5. What about outsourcing our copyediting to India? No, really. It wasn’t long ago that the Chronicle ran a piece about sending essays overseas for cheap grading.

  6. While there are some Indian editors who are fluent in standard AmE and/or BrE, and do beautiful work, many English-speaking Indians speak English dialects that are BrE-derived and heavily influenced by Hindi/Bengali/Tamil/etc idioms. Companies/publishers that send their editing to India are frequently unhappy with the results

  7. I’m sorry, are you suggesting that Big Content does a good job of copy editing? You’ve been lucky. The only people who do a good job these days are university presses, who still care, and stake their reputations on it, and some society journals. But often it is the editor or their assistants who do it… ask anyone who’s edited a journal just how much of the copyediting they did, and just how little the publisher did. Wiley is particularly egregious in this respect… ask any editor, you’ll get an earful.

    The larger point is important though: paying good copy editors a fair wage is something scholars should feel *obligated* to do, and in fact not something they should feel entitled to receive from any given publisher, unless that publisher wants your copyright. If they do, effing demand it.

  8. I’ve attempted to submit a longer comment expanding on my previous remarks, but it has not appeared.

  9. Your initiative is interesting Rex, but as we can see from the above responses, academics won’t even hear about it. Something to do with bloated egos I’m guessing? I don’t understand why there can’t be a reasonable discussion about these ideas, i.e. expanding copyediting, quasi-academic positions (for those anthros who didn’t make it in the big world), crowdsourcing etc. It certainly is worth your consideration people.

  10. Another possibility is that copy editing of academic manuscripts will become much less common. It is entirely imaginable that standards in this area could drop as a result of larger shifts in how academic papers are published.

    As someone who works in computer networking, I think of voice communications as an analogy. The phone companies of twenty years ago would have had you believe that all sorts of technical guarantees were required in order to provide good quality service: circuits needed to be allocated, end-to-end delays needed to be bounded, etc. And they were right. But people today put up with lower quality voice communications because the entire environment has shifted. Voice over IP is cheap. Mobile phone technology is convenient. We’ve gained in some areas and lost in others.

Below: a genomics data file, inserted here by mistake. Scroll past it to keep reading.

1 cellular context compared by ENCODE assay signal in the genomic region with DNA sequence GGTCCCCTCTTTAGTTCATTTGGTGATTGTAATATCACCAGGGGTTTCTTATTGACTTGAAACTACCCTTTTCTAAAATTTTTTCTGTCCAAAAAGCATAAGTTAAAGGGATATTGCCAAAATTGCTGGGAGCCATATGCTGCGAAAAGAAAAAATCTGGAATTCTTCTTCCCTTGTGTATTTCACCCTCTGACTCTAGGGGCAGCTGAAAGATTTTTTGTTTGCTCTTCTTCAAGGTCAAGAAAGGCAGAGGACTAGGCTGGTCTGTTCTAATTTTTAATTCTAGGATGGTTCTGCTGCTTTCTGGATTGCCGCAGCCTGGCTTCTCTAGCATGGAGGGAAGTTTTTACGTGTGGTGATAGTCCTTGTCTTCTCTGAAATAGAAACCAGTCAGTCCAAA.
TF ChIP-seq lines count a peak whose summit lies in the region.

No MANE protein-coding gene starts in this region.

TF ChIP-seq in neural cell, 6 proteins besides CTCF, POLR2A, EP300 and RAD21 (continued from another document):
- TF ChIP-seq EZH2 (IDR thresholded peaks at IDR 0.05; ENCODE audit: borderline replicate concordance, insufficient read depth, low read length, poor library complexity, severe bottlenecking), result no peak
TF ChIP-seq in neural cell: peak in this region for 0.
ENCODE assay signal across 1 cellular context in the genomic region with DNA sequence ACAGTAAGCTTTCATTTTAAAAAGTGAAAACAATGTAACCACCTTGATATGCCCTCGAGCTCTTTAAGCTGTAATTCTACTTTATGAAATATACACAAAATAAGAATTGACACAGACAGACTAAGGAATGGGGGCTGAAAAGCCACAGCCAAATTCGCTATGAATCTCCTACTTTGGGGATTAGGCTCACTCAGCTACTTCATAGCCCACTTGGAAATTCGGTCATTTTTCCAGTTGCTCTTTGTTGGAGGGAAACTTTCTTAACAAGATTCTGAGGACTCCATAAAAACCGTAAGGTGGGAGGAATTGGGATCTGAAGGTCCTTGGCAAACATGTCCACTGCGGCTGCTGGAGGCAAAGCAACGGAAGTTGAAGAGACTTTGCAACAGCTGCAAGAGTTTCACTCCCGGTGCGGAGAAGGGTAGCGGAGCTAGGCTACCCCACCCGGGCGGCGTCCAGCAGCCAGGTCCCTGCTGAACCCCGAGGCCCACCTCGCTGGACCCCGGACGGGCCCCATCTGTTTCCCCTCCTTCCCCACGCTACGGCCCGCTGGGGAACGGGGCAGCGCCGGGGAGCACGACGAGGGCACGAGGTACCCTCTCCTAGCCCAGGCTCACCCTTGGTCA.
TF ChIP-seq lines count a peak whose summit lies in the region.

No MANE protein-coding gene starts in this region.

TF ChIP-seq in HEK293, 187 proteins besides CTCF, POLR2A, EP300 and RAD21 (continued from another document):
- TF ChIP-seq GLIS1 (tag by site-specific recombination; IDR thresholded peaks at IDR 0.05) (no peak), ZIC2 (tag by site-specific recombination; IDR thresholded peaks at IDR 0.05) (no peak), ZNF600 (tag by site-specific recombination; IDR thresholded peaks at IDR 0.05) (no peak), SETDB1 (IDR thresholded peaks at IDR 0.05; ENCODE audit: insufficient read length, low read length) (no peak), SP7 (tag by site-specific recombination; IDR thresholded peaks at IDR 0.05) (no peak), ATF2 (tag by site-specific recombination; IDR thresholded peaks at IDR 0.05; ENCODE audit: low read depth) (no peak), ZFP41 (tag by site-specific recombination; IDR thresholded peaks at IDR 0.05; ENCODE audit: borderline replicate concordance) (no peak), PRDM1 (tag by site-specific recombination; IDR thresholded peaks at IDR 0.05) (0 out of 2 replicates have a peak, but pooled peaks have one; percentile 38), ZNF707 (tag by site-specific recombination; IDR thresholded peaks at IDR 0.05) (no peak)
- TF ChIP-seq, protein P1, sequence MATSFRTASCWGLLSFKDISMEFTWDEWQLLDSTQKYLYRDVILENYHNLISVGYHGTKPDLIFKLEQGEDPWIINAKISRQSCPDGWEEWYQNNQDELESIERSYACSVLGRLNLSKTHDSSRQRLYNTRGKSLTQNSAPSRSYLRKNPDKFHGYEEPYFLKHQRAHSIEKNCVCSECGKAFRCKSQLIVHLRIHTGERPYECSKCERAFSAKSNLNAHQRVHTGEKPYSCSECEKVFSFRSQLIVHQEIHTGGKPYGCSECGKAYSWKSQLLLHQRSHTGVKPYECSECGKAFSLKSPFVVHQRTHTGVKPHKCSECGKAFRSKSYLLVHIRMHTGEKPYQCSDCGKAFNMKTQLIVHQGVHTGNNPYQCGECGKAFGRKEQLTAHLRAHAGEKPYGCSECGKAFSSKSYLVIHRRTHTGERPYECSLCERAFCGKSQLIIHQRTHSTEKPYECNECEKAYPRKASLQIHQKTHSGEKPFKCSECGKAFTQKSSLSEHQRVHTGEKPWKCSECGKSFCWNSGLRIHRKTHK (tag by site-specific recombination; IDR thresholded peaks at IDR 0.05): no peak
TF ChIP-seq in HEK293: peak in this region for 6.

Similarly, a world of open access online publishing might simply end up being a world in which many more academic manuscripts have typos, badly set margins, poor phrasing, and the lot.

  11. “Does anyone have any idea what Douglas D. Edwards is talking about?”

    That the anthropologist, positioning his labor as intellectually superior, wants to hire someone to do a job he’d rather not be bothered with and wants to get it done as cheaply as possible, thus denigrating the value of the copy editor’s labor. Perfectly rational if the anthropologist is Mitt Romney. Not so forgivable in folk given to preaching equality and kumbaya.

  12. “Similarly, a world of open access online publishing might simply end up being a world in which many more academic manuscripts have typos, badly set margins, poor phrasing, and the lot.”

    Alternatively, some smart programmer(s) may improve the state of the art in spelling and grammar-checking algorithms and apply the same thinking to layout problems.